As usual you can see the actual demo (it spins and zooms this) in the github account though obviously this is still very much a work in progress.

Things left to do are:

  1. The Font Manager - this tracks font usage, allows texts on a screen to be easily managed, and provides animation support.
  2. The Animation Support - the code will support this at the moment (e.g. you could make the 'curve' on the letter pictures move, or zoom in and out, or spin round (you can spin the letters individually or the whole thing).
  3. Some Animation Providers - these are some classes that provide some standard easily configurable animations and shapes. These aren't hard to write, you can pretty much make the letters do anything you want.
  4. Some sort of demo showing it working. This isn't a real demo, it's just the current state of my build - which is why the run code is still in the library - I will try to arrange it so every commit does do something, but what it will do depends largely on what I am testing at the time.

But it's looking quite promising. If anyone's wondering, this will be a freebie as well (pretty much you can do what you want with it, don't pretend someone else wrote it :) )

The guts of this demo, e.g. the bit to run it looks something like this (cut n pasted straight from the code)

local modClass = Base:new()
function modClass:modify(m,cPos,elapsed,length) 
local a = math.floor(cPos * 180*2) % 180
m.yScale = (math.sin(math.rad(a))+0.3)*3

display.newLine(0,240,320,240):setStrokeColor( 0,1,0 )
display.newLine(160,0,160,480):setStrokeColor( 0,1,0 )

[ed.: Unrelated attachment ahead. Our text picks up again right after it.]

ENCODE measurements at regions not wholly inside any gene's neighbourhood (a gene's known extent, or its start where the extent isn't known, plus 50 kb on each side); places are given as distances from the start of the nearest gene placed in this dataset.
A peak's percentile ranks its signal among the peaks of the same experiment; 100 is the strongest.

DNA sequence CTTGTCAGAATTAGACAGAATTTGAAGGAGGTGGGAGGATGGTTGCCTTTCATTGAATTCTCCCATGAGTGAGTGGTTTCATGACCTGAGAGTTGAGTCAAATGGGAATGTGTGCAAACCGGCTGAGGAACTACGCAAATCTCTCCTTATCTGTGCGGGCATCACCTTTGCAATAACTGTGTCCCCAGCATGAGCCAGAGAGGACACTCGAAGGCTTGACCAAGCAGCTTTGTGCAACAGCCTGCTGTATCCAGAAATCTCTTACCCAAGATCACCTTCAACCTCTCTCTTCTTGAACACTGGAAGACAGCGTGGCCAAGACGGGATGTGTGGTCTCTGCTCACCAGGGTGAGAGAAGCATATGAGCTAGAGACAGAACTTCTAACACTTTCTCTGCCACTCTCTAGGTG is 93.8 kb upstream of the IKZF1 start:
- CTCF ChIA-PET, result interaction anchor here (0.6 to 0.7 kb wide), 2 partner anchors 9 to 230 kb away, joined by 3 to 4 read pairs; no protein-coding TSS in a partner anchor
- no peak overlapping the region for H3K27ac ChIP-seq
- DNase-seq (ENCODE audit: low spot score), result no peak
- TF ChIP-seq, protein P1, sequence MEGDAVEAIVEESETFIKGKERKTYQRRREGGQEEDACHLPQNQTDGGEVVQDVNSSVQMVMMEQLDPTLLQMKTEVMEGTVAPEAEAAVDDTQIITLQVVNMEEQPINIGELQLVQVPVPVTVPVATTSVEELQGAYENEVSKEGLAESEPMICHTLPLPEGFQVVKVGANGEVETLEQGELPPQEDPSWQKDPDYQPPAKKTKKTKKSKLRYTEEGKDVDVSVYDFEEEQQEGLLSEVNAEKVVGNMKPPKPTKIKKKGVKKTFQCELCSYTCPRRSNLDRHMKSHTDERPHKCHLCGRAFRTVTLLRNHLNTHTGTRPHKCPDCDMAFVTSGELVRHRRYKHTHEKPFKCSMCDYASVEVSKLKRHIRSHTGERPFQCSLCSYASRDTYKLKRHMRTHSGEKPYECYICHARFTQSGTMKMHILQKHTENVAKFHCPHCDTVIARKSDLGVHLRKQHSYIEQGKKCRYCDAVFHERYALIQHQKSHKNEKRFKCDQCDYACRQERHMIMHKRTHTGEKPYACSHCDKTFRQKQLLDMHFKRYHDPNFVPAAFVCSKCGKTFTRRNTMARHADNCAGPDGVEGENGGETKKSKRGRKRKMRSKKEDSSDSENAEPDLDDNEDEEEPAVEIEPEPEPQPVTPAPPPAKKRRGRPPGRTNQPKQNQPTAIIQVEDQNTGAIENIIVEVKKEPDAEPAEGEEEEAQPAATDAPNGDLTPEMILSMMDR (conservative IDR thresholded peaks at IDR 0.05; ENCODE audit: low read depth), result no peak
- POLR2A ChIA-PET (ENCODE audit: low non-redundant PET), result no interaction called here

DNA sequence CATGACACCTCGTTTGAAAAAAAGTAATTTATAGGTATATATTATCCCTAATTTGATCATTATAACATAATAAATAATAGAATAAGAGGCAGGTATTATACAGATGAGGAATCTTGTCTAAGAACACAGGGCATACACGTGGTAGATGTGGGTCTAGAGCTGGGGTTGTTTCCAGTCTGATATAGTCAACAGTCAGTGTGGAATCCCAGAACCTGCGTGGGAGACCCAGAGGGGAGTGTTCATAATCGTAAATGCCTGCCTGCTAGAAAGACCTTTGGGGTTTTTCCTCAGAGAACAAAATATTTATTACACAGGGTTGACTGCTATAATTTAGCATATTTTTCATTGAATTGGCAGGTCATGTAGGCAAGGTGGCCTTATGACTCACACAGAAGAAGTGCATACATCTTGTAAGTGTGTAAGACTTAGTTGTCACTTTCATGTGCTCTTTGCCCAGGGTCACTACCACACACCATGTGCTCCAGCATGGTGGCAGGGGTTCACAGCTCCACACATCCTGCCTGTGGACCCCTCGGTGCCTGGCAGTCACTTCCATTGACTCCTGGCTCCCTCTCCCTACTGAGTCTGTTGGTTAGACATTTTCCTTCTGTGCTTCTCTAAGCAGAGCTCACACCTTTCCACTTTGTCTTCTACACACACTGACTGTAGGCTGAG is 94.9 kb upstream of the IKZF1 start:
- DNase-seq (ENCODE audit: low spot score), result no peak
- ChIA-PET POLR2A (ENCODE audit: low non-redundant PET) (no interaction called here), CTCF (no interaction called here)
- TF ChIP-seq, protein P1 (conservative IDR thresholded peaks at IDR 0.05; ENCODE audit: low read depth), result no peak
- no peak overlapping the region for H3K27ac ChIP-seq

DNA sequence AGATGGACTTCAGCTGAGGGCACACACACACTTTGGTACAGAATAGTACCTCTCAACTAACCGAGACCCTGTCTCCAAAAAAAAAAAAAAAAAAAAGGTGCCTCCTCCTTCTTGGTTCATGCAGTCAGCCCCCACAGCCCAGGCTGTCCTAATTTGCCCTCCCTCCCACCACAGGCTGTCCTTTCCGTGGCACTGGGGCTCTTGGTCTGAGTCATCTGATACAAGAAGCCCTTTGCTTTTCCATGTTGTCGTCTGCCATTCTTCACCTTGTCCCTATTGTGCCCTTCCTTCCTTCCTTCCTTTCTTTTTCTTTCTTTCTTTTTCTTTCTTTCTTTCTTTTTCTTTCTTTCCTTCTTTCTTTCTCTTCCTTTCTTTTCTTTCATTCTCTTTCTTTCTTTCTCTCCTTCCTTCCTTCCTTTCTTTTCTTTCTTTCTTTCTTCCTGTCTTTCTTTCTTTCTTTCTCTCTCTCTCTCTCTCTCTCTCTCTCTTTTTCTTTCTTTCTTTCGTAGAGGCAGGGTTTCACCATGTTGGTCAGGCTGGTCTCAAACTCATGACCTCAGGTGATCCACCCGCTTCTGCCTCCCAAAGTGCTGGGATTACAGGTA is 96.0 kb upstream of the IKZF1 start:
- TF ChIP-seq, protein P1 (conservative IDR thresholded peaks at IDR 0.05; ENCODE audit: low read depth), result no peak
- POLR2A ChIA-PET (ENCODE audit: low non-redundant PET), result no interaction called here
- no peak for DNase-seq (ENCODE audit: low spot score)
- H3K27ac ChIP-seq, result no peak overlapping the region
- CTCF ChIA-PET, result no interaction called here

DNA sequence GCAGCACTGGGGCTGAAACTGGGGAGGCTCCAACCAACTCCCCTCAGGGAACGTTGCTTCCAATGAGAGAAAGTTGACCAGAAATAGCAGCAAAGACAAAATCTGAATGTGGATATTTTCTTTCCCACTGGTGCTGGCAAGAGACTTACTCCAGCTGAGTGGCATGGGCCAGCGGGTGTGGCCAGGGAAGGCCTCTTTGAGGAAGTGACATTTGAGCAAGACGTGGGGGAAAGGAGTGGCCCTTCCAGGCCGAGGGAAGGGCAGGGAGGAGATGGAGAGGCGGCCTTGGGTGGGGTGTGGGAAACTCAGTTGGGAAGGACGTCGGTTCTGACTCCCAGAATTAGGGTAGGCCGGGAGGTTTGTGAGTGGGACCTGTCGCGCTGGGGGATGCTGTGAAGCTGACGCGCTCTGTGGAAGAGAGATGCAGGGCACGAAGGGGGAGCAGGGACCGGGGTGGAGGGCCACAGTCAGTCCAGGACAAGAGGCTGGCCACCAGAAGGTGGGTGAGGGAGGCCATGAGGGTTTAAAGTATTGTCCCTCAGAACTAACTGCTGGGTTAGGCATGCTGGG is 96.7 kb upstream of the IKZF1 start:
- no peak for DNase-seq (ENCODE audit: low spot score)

local font = BitmapFont:new("demofont")
local str = BitmapString:new(font,44)

str:setText("Another demo")
str:setModifier(modClass:new()),{ time = 4000,rotation = 720, xScale = 0.5, yScale = 0.5})

This is actually more than is needed. the two lines are just drawing the lines, and the system will support fonts-by-name directly (e.g. you can write BitmapString:new("demofont",44) .  Some of the chained function calls are unnecessary (e.g. anchor is 0.5,0.5, direction is 0, spacing is 0 and you could put the 64 in the BitmapString:new() call) but just there so I can tinker with them.

The modifier (the first five lines) is implemented as a class but in can be implemented as a function as well (shorter but less flexible) and there will be a bunch of standard ones so people can have special effects without writing modifier classes/functions at all. The modifier kind of says "well, it's this character, this amount of time has elapsed, how do you want to muck about with this one ?" - in this case it's applying a sine curve to the yScale. If you applied it to yOffset the characters would move up and down but would all be the same height. In the final version (doesn't work yet) if you added elapsed into that formula the curve will move about. The standard ones will be much easier than this, you won't have to faff around with trigonometry to get some effect or other.

So you'd only need about half the code in the final version.

Saturday, 3 May 2014

Bit more work done.

On the font thing. The main thing that's vanished is displaying the text at an angle ; you can still go in any of the 4 main directions, but you can't draw text at 45 degrees (except by rotating the view, obviously). The primary reason was that it was horrendously messy in terms of recalculating the bounding box.

I can't use the anchorChildren of view group which automatically gives an anchor system, because the actual display object boxes move and change size. The library has an idea of a 'core' text item, with  x/y scale, text size and so on, which is modified on an individual basis, so individual characters have their own scale, size, rotation as well. To do this - to have a zooming character means I have to change the display object size - but this will change the bounding rectangle of the view group.